The Royal Navy Can't Seem to Figure Out How to Dispose of Old Nuclear Submarines

The Royal Navy Can't Seem to Figure Out How to Dispose of Old Nuclear Submarines

Not an easy problem to solve.

When you need to dispose of an old car, you can take it to a junkyard.

But what do you do with a nuclear submarine whose reactor can make people glow in a most unpleasant way?

Britain has retired twenty nuclear submarines since 1980. None have been disposed of, and nine still contain radioactive fuel in their reactors, according to an audit by Britain’s National Audit Office. These subs spent an average of twenty-six years on active service—and nineteen years out of service.

“Because of this, the Department [Ministry of Defense] now stores twice as many submarines as it operates, with seven of them having been in storage for longer than they were in service,” the audit states.

Even worse is the price tag. Britain has spent 500 million pounds ($646.4 million) maintaining those decommissioned subs between 1980 and 2017. Full disposal of a nuclear sub would cost 96 million pounds ($112.1 million). As a result, the total cost for disposing of the Royal Navy’s ten active subs and twenty retired vessels would be 7.5 billion pounds ($9.7 billion), NAO calculated.

Dismantling and disposing of a nuclear sub is a complex process. The nuclear fuel must be carefully removed from the reactor using special facilities. Then the submarine itself must be dismantled, again with extra care paid to removing the radioactive parts of the vessel. Just one contractor—Babcock International Group PLC—is “currently the Department’s sole supplier capable of undertaking most of the Department’s defueling and dismantling requirements,” noted NAO. “It owns the nuclear-licensed dockyards and facilities in both Devonport and Rosyth, and also provides aspects of the related projects.”

Fuel removal ceased in 2004 after British nuclear regulators found the removal facilities didn’t meet standards. Yet the Ministry of Defense still lacks a fully-funded plan for defueling.

All of this is taking a toll on a Royal Navy already underfunded and struggling to fund new ships. “The Department pays an estimated £12 million [$15.5 million] a year to maintain and store the nine fueled submarines currently stored in Devonport,” NAO found. “Maintaining fueled, rather than unfueled, submarines also presents additional technical uncertainties and affects dock availability. This has contributed to space pressures in Devonport, with the Department at risk of not meeting its commitment to inspect, clean and repaint stored submarines at least every 15 years, and not having space to prepare [the submarine] Torbay, which left service in 2017, for long-term storage. Until submarines are prepared, the Department must keep them partially crewed, potentially affecting the Department’s ability to redeploy its personnel.”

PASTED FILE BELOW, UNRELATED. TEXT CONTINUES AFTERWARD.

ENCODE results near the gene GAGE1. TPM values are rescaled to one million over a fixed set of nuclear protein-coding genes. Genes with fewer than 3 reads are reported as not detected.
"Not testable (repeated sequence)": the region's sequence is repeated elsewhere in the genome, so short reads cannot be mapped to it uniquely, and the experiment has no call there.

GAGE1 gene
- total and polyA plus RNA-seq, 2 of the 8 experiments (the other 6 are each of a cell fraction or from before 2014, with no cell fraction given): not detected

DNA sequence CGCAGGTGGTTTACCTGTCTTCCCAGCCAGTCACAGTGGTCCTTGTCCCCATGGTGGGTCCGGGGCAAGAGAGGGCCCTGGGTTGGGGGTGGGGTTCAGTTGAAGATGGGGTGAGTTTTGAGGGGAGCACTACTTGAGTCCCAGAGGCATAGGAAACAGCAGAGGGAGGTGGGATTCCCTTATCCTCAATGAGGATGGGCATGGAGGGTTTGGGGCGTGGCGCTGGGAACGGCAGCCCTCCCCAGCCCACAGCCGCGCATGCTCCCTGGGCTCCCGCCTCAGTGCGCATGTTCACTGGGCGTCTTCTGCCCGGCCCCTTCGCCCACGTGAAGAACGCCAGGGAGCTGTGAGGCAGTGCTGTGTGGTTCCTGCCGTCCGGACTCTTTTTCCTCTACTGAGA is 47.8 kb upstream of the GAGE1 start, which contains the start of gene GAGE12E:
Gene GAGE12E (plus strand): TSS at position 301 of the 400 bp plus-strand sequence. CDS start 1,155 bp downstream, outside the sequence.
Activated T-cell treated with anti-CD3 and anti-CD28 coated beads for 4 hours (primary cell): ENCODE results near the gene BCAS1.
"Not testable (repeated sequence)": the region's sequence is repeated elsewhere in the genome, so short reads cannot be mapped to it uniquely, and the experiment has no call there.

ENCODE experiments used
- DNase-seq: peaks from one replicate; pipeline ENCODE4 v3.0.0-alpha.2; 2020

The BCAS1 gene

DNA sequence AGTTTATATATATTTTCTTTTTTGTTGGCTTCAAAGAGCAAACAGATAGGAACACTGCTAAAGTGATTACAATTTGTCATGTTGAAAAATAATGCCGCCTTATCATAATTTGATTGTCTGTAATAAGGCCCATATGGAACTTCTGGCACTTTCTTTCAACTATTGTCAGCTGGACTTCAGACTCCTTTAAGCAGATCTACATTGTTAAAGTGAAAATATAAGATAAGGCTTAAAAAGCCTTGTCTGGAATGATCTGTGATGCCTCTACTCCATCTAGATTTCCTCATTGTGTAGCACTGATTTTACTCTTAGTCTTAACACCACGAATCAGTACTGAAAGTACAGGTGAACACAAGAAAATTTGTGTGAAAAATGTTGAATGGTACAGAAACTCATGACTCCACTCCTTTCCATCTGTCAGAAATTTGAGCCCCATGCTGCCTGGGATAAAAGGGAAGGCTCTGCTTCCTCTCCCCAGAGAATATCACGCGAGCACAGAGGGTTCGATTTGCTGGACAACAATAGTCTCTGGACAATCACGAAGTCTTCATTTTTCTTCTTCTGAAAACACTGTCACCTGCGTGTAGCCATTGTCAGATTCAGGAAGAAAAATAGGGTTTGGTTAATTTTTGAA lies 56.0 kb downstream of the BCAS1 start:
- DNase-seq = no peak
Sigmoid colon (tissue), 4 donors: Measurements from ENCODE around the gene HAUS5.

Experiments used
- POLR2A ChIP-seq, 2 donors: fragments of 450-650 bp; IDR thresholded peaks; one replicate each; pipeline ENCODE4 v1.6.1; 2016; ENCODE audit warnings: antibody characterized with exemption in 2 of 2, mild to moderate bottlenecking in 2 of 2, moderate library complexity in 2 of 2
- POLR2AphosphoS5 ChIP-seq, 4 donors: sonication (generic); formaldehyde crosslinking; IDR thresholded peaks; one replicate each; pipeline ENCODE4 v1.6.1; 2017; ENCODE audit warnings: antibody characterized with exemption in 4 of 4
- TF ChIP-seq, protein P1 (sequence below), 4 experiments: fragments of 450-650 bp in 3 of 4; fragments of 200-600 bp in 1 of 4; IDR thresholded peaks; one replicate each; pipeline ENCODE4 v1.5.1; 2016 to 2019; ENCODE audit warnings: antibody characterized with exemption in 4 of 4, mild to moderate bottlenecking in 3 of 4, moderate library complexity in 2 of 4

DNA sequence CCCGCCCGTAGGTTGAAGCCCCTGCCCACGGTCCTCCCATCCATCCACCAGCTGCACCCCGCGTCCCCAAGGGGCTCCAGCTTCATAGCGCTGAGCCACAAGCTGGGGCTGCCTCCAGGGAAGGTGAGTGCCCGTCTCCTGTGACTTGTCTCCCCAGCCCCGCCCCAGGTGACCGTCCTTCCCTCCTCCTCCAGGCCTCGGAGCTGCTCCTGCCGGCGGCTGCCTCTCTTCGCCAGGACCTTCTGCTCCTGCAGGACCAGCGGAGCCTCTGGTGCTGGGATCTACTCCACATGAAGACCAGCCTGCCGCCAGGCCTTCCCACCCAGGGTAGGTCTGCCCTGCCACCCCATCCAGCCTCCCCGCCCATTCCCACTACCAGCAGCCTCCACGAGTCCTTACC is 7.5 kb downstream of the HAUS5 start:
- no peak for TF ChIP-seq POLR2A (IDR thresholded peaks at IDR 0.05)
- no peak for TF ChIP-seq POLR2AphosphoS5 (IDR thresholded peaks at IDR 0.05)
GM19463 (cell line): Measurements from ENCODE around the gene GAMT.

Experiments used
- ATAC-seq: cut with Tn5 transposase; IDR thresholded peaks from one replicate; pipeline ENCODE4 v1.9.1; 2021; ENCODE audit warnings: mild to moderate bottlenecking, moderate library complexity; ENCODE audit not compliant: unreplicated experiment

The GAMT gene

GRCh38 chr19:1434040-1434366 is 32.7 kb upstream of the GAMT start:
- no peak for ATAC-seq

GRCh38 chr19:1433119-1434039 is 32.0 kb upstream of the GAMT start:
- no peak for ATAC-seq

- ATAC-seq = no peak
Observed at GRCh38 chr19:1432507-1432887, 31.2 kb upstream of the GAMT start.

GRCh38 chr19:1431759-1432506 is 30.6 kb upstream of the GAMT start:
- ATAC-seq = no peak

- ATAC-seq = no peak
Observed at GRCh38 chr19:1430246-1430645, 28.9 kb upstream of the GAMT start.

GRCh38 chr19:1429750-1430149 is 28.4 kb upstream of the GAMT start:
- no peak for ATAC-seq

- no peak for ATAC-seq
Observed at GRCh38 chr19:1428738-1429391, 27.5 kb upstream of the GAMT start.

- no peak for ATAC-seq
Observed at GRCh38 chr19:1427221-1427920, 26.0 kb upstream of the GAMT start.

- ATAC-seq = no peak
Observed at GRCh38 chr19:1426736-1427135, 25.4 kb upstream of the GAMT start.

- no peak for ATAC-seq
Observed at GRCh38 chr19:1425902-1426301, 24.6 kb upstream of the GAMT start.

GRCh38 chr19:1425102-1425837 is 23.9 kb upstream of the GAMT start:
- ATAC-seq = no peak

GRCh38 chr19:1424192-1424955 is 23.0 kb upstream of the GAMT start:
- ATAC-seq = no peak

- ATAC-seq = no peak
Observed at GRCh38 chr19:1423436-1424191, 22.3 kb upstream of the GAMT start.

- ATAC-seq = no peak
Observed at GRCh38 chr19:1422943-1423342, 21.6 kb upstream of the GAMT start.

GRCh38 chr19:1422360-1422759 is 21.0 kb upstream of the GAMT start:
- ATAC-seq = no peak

The plan is to begin defueling subs, beginning with HMS Swiftsure, in 2023. But even then, the Ministry of Defense will have to deal with different subs that have different disposal requirements. “At present, the Department does not have a fully developed plan to dispose of Vanguard, Astute and Dreadnought-class submarines, which have different types of nuclear reactor,” NAO pointed out. “For the Vanguard and Astute-class it has identified suitable dock space which, if used, will need to be maintained.”

Interestingly, the British military gets an exemption when it comes to nuclear waste. “Within the civil nuclear sector, organizations must consider nuclear waste disposal during the design stage of power stations and nuclear infrastructure. The Department does not have a similar obligation.”

Britain isn’t the only nation that has problems disposing of nuclear warships. The Soviet Union sank nineteen nuclear vessels, and fourteen shipborne nuclear reactors, at sea, sparking fears of an environmental catastrophe. Even the U.S. Navy is struggling with how to dispose of nuclear subs and aircraft carriers, such as the decommissioned carrier USS Enterprise.

Michael Peck is a contributing writer for the National Interest. He can be found on Twitter and Facebook.

Image: Wikimedia.